Some skeptics think Google…

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Dan Aykroyd Thinks the New Ghostbusters Cast is ‘Magnificent’

TIME

The new all-female Ghostbusters cast has one important fan already: Dan Aykroyd, one of the original Ghostbusters.

Aykroyd, who also co-wrote the 1984 film, told The Hollywood Reporter, “The Aykroyd family is delighted by this inheritance of the Ghostbusters torch by these most magnificent women in comedy. My great grandfather, Dr. Sam Aykroyd, the original Ghostbuster, was a man who empowered women in his day, and this is a beautiful development in the legacy of our family business.”

Melissa McCarthy will star in the remake, and Sony is currently negotiating with Kristen Wiig, Kate McKinnon and Leslie Jones.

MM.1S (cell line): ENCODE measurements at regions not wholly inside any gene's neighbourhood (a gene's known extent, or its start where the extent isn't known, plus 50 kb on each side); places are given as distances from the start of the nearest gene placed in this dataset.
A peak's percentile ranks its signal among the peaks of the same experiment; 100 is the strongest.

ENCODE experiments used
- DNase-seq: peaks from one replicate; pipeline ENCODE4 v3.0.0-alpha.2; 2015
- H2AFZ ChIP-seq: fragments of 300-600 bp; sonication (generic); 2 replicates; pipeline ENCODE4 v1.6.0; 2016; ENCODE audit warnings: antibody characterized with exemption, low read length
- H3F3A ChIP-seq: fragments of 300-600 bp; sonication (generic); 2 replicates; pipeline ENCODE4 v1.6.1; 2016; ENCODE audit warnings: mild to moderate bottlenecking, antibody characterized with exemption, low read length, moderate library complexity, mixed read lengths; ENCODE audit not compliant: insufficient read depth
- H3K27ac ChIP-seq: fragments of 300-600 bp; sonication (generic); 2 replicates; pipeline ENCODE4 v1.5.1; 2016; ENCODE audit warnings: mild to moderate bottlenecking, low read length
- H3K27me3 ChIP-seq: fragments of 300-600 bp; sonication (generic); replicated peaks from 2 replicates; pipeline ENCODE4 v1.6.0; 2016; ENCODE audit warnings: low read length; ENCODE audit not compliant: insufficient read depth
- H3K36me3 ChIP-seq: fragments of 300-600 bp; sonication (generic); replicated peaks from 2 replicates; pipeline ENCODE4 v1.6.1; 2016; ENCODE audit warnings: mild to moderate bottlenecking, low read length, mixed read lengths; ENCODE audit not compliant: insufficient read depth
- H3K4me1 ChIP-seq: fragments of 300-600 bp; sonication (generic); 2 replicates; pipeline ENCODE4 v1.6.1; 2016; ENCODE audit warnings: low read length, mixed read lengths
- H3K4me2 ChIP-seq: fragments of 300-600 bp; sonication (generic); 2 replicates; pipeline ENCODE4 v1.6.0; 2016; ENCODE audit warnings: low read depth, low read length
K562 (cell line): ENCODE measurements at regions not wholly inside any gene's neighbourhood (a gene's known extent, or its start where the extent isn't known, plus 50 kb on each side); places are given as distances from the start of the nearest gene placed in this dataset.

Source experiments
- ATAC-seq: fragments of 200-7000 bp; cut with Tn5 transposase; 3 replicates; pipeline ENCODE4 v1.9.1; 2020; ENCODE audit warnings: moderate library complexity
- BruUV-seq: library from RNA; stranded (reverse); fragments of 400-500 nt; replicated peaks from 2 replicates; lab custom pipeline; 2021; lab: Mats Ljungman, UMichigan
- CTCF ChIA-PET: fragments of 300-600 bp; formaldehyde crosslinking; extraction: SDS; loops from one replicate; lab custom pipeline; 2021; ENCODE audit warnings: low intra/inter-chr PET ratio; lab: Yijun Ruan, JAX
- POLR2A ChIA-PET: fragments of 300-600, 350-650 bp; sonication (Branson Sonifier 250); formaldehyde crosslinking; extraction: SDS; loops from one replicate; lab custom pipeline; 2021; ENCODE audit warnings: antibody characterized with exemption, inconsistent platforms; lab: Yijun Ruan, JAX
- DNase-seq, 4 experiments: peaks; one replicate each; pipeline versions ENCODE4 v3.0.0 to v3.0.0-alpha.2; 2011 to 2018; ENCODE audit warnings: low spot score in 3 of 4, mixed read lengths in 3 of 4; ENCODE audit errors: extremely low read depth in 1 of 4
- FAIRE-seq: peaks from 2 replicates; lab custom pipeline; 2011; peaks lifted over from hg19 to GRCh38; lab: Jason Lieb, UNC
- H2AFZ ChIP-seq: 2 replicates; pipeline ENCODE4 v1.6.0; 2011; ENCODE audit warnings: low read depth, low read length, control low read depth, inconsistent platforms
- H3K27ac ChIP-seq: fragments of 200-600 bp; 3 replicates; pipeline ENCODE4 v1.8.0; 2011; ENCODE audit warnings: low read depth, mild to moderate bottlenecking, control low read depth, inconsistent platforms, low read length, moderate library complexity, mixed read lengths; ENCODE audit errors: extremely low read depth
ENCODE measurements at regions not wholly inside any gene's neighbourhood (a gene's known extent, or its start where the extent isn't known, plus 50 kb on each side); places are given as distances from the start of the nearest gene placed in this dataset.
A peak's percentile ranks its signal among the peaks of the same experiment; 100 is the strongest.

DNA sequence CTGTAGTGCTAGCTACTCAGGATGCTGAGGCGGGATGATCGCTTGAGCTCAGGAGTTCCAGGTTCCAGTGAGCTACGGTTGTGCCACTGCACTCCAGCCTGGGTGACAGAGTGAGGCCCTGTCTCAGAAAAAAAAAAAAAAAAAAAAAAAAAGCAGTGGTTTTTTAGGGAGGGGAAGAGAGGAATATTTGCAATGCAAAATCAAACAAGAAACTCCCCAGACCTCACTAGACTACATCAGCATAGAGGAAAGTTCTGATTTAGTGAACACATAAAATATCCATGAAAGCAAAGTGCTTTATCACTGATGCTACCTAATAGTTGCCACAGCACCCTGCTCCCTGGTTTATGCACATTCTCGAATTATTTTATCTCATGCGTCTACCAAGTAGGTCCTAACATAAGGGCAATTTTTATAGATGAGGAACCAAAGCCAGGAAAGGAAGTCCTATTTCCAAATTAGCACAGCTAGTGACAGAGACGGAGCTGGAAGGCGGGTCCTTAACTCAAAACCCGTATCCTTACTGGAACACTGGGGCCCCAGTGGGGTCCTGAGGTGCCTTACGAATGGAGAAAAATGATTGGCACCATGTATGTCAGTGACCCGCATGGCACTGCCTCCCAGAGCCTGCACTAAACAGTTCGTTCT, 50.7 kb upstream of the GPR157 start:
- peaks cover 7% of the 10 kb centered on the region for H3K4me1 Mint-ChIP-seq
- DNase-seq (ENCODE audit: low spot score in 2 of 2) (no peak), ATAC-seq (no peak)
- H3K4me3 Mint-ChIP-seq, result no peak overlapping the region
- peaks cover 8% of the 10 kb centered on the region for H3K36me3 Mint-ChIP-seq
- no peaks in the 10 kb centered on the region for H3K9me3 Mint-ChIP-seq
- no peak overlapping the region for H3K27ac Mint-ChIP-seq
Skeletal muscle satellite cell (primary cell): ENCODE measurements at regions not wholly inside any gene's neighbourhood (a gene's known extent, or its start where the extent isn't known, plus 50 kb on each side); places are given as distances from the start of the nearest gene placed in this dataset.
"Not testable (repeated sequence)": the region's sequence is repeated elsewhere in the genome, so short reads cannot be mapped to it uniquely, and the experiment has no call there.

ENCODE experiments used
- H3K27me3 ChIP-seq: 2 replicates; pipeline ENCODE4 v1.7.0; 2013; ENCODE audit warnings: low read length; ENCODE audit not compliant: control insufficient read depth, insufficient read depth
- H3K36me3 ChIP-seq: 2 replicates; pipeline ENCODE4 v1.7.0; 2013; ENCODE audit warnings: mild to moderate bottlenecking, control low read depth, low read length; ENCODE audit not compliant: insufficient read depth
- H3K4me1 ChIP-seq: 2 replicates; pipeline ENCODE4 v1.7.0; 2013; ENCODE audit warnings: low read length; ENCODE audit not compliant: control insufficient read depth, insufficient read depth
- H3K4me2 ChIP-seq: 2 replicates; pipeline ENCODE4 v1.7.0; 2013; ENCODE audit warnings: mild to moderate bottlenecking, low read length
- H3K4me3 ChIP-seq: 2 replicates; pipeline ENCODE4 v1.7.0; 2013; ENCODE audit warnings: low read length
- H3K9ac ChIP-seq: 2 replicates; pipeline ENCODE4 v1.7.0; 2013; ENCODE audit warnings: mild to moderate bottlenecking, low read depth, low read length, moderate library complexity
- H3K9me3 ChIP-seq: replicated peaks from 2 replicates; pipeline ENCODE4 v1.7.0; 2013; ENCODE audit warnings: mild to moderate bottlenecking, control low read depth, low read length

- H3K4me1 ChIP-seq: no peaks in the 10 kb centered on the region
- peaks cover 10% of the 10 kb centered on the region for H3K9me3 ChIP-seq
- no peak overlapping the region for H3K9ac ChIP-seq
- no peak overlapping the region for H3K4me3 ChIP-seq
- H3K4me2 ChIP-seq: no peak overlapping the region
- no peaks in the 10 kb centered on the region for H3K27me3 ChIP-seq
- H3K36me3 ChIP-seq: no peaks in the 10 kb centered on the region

[THR]

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The Quirky Ways 7 Other Countries Celebrate Christmas

TIME

If you’ve ever considered it odd that U.S. Christmas traditions revolve around indoor trees (real and plastic) and a plump, bearded man sliding down chimneys… you’re not wrong.

In fact, our conception of Santa Claus can largely be attributed to a single 1828 poem, Clement Clarke Moore’s “A Visit from St. Nicholas,” which enshrined the nation’s image of Santa–with his “little round belly” and a beard “as white as the snow–and propagated the idea of him coming through chimneys to deliver gifts in stockings, now common knowledge to children across the country. It’s just one of the ways our Christmas traditions can be traced to quirks of history.

But odd and seemingly arbitrary Christmas traditions are not only the purview of the United States. Around the world, in countries that are majority Christian and countries that are majority not, unique practices emerge as the holiday approaches.

Here’s a look at…